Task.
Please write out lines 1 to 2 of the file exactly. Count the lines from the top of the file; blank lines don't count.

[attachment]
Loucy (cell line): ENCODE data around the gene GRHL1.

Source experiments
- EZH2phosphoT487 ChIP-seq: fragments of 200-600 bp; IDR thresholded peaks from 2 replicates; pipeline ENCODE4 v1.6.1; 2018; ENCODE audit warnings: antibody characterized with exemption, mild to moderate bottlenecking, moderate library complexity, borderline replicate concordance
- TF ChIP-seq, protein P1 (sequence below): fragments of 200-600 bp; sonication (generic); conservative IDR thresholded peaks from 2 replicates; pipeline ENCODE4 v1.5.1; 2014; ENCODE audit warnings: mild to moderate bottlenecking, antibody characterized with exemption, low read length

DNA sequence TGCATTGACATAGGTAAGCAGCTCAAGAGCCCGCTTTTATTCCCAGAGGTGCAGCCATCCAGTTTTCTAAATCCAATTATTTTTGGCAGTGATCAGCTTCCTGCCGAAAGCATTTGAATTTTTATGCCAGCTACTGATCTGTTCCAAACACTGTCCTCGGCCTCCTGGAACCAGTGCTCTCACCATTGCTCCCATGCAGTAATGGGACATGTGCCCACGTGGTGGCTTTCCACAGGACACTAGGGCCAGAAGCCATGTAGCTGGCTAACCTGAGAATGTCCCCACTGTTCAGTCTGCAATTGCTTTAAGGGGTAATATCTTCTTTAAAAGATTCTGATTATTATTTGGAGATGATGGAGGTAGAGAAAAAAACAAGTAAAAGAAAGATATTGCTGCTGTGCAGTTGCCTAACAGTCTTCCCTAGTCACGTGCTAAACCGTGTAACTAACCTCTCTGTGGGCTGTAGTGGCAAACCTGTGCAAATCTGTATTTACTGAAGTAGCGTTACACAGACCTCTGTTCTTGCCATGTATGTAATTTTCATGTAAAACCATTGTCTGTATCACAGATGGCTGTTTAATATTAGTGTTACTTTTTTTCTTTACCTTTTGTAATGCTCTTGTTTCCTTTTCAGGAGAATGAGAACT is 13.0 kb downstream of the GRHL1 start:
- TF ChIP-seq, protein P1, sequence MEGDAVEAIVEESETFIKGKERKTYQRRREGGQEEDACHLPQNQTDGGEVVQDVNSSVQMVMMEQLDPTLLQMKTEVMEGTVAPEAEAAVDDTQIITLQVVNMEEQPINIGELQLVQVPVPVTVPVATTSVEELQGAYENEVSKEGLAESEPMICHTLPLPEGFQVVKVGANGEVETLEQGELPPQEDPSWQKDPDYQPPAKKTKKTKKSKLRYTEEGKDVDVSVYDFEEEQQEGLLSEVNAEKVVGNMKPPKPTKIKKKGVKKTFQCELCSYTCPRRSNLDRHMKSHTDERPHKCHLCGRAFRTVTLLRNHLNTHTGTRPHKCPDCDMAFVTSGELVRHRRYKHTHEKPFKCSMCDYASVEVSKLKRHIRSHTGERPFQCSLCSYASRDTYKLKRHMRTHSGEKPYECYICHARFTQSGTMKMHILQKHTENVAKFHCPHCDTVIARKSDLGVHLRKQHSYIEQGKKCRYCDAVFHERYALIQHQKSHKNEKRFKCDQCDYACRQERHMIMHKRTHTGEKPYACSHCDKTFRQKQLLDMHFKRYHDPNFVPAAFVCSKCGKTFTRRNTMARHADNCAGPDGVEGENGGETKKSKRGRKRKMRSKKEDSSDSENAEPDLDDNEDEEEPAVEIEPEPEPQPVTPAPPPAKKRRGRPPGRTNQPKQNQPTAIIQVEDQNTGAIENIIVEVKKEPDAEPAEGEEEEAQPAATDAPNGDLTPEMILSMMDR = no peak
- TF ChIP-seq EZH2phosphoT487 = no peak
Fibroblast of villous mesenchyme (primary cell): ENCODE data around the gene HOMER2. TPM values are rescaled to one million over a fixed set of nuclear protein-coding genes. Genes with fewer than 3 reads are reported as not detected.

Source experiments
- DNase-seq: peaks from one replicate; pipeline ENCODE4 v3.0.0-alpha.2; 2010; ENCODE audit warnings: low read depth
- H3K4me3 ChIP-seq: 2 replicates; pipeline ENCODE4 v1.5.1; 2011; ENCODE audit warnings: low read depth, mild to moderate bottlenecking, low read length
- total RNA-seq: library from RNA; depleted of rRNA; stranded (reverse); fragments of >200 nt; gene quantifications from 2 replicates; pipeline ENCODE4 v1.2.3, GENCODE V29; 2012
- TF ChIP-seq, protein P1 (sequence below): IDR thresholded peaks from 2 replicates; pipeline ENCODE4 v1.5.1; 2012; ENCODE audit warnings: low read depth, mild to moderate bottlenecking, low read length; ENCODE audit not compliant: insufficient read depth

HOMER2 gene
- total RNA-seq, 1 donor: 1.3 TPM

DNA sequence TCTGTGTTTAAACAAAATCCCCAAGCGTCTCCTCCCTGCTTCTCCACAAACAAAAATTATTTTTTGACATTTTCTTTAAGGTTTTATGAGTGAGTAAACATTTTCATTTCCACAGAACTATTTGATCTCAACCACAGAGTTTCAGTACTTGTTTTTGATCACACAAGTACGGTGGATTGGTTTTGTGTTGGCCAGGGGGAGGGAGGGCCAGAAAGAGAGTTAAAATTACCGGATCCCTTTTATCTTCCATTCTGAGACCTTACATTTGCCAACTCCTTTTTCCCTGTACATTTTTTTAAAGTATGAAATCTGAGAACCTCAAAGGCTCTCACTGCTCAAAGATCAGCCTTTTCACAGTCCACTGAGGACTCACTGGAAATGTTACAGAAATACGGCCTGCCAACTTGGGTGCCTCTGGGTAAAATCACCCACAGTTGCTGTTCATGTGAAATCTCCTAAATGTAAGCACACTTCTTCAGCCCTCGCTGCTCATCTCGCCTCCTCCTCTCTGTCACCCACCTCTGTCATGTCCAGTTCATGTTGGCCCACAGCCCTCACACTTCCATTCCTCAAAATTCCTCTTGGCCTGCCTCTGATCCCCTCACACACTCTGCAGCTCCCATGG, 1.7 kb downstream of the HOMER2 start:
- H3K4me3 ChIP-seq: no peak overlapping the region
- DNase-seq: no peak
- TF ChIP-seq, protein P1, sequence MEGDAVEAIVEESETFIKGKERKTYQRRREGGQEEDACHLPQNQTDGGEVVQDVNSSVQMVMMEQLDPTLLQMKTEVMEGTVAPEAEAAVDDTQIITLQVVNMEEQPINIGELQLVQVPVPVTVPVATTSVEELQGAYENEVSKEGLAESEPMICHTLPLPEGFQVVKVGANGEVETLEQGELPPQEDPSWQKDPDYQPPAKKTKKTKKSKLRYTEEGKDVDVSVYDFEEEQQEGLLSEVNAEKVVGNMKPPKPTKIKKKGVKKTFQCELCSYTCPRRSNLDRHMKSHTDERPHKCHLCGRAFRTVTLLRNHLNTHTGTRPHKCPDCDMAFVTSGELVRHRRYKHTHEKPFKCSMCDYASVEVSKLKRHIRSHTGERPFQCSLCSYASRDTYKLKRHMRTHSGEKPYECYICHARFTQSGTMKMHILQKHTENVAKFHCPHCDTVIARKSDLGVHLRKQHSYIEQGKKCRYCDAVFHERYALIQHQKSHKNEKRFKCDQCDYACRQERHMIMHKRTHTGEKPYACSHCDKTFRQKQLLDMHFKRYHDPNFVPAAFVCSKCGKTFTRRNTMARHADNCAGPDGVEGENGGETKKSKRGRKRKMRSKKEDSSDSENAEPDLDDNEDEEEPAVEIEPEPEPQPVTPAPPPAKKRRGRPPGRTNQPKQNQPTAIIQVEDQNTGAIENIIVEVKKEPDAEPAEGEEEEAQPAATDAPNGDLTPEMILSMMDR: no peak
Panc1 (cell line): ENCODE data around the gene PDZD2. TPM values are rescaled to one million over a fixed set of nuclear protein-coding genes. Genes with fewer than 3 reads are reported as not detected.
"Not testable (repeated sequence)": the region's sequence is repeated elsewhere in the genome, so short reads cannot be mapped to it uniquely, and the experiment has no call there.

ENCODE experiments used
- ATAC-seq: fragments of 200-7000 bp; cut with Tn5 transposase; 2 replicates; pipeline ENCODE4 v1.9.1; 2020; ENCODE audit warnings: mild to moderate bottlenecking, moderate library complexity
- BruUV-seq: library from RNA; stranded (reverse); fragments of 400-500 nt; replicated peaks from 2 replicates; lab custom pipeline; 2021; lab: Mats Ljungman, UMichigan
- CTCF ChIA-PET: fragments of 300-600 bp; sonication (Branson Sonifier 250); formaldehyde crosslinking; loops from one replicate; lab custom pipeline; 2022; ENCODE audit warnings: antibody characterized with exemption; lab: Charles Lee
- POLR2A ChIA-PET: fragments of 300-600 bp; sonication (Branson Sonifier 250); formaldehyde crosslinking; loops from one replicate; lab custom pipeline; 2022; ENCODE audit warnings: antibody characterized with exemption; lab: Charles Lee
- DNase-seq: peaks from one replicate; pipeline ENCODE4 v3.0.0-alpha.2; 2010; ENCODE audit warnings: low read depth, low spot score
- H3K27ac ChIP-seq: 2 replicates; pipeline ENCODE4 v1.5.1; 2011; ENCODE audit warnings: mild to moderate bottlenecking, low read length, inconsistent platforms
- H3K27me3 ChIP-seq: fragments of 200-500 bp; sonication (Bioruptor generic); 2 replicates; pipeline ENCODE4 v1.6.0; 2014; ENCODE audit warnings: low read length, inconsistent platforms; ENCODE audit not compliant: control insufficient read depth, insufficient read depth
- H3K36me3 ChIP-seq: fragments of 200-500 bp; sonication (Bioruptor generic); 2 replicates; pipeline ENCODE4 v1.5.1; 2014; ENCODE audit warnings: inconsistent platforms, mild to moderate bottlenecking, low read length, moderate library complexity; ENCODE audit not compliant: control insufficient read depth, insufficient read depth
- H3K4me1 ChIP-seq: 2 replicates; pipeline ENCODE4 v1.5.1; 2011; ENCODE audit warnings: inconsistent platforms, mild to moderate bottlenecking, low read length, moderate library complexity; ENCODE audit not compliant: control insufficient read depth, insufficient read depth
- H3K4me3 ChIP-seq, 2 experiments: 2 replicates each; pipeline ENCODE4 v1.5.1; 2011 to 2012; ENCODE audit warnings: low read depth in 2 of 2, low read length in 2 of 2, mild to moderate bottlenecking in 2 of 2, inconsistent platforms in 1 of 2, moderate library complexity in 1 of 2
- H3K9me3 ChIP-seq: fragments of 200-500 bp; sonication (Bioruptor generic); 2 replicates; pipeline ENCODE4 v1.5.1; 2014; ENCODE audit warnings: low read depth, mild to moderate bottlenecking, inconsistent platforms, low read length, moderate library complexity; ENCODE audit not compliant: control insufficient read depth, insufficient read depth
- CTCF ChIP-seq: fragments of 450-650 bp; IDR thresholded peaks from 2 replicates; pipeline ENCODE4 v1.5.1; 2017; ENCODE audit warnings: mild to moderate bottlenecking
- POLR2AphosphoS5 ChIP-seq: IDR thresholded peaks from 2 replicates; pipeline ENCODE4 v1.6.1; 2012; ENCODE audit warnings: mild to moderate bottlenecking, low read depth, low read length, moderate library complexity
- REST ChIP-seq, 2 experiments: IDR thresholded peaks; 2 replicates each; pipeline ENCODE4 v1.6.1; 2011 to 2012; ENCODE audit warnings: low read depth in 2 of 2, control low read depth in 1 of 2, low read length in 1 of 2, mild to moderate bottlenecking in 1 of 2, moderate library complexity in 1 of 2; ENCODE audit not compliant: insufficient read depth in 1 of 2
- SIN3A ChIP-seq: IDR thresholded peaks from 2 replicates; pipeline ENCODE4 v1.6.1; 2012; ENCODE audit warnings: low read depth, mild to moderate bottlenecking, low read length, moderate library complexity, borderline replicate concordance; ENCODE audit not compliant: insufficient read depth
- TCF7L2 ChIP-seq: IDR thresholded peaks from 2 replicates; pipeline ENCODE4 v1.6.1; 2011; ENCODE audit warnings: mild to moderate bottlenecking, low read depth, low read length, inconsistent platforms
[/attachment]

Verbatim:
Loucy (cell line): ENCODE data around the gene GRHL1.

Source experiments